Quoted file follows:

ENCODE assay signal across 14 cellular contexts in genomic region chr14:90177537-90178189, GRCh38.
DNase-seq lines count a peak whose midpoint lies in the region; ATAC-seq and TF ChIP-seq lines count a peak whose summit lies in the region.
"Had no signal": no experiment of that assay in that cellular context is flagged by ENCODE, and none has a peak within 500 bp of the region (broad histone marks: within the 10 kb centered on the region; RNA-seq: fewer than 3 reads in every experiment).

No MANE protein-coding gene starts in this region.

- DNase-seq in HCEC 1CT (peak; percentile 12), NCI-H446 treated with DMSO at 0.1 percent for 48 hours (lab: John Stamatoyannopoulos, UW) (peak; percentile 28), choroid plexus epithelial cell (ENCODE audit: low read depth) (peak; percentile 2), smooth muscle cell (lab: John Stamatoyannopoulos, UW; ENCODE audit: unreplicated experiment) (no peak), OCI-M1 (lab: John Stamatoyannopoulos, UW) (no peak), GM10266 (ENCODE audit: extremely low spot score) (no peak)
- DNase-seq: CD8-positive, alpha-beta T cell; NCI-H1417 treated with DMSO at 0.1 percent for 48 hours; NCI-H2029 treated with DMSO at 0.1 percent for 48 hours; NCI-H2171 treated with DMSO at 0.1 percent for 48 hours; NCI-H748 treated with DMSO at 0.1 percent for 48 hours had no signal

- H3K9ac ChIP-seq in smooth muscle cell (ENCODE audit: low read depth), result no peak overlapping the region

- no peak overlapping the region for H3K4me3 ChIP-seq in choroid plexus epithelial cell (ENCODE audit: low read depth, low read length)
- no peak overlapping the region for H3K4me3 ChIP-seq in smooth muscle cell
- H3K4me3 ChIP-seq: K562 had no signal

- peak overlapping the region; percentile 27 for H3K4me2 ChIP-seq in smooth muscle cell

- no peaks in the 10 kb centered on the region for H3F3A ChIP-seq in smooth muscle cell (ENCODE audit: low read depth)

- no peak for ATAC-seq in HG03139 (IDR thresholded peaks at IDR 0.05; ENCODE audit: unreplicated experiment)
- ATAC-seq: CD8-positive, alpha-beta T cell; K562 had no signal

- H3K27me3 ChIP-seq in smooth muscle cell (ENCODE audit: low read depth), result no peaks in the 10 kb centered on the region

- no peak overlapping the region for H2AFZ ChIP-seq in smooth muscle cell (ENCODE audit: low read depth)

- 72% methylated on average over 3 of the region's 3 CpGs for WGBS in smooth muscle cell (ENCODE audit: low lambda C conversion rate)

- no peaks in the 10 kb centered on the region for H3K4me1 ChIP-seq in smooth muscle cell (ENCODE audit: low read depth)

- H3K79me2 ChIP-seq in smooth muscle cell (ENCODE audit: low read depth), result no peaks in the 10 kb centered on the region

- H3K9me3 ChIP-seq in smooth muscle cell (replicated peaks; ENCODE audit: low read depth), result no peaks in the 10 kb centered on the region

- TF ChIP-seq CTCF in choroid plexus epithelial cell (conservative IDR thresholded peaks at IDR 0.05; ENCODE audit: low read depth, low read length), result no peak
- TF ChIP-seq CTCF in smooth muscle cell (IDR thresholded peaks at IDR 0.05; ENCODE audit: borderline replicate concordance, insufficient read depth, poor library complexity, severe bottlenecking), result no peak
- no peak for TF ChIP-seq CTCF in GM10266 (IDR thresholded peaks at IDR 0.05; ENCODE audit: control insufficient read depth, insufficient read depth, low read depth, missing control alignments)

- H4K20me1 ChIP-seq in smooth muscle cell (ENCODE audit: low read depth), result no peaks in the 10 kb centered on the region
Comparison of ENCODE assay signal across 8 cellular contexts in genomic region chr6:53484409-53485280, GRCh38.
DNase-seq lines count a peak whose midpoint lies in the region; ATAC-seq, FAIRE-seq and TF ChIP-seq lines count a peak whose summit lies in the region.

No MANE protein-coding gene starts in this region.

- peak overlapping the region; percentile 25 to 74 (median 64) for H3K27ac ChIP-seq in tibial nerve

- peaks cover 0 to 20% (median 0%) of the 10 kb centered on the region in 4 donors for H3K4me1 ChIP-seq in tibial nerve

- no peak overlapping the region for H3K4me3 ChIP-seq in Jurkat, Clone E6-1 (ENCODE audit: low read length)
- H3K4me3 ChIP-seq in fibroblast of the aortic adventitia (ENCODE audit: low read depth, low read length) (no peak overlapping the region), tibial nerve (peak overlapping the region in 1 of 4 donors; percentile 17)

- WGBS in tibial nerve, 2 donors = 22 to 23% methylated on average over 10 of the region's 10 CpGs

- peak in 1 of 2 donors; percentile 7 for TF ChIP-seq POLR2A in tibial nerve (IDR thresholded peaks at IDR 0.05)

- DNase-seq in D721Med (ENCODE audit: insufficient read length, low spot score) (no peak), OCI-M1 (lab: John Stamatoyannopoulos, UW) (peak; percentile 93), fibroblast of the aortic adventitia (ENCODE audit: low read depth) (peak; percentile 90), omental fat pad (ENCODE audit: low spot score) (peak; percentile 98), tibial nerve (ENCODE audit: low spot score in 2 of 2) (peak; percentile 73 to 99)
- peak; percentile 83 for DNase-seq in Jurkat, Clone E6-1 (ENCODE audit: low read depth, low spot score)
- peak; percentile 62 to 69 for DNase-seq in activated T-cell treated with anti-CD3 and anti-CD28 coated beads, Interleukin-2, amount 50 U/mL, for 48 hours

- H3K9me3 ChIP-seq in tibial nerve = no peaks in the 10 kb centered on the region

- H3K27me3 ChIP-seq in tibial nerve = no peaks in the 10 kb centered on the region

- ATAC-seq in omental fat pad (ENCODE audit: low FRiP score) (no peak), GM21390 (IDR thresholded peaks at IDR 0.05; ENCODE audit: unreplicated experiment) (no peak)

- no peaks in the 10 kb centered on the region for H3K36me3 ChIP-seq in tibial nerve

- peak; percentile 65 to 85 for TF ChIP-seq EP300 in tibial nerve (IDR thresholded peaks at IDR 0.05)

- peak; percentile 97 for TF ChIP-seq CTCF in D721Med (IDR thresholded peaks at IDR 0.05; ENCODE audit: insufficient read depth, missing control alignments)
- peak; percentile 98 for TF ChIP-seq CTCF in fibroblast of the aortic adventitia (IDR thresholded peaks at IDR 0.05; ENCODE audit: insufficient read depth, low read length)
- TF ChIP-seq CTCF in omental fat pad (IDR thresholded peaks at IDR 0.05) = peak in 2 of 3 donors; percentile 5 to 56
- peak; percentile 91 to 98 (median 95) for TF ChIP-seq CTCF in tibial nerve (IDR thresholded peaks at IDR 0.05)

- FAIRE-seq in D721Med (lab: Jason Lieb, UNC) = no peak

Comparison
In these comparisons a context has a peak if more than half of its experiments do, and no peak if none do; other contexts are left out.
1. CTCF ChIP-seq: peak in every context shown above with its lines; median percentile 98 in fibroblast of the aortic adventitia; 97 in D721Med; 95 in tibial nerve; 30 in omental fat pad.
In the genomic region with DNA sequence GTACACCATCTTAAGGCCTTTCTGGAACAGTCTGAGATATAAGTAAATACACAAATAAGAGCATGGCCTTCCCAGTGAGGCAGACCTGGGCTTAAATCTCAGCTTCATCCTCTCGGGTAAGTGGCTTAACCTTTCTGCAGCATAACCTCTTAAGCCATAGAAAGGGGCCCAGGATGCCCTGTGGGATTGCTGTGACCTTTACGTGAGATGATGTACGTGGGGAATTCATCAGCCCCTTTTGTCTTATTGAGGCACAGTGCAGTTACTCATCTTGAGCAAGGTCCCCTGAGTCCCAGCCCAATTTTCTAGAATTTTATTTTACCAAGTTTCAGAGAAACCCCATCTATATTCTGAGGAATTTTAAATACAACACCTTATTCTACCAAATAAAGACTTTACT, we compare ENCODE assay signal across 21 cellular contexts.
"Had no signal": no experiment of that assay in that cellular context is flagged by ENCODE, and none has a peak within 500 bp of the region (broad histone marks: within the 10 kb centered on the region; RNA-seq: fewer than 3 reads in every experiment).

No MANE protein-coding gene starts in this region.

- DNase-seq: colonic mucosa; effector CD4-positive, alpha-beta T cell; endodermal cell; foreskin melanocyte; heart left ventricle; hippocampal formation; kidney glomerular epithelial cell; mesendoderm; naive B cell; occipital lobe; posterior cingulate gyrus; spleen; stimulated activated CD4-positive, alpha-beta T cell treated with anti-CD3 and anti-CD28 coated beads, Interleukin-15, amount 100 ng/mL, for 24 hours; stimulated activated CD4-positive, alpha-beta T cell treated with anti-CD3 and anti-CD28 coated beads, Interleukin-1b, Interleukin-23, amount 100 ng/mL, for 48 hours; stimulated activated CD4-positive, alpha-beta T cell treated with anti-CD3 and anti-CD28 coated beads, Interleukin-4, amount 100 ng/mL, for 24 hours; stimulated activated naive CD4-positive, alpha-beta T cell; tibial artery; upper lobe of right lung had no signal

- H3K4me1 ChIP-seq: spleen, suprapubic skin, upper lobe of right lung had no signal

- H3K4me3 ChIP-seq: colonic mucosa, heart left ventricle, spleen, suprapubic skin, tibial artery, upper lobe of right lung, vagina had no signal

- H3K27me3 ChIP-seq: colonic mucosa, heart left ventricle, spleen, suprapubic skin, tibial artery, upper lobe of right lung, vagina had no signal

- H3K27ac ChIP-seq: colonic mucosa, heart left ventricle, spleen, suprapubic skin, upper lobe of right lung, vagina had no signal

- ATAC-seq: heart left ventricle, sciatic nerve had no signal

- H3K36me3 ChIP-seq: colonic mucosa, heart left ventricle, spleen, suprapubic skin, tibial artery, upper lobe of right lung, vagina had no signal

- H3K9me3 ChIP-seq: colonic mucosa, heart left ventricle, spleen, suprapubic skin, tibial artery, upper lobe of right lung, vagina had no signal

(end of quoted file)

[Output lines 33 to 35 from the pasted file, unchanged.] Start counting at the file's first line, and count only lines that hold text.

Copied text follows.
- peak in 1 of 2 donors; percentile 7 for TF ChIP-seq POLR2A in tibial nerve (IDR thresholded peaks at IDR 0.05)

- DNase-seq in D721Med (ENCODE audit: insufficient read length, low spot score) (no peak), OCI-M1 (lab: John Stamatoyannopoulos, UW) (peak; percentile 93), fibroblast of the aortic adventitia (ENCODE audit: low read depth) (peak; percentile 90), omental fat pad (ENCODE audit: low spot score) (peak; percentile 98), tibial nerve (ENCODE audit: low spot score in 2 of 2) (peak; percentile 73 to 99)
- peak; percentile 83 for DNase-seq in Jurkat, Clone E6-1 (ENCODE audit: low read depth, low spot score)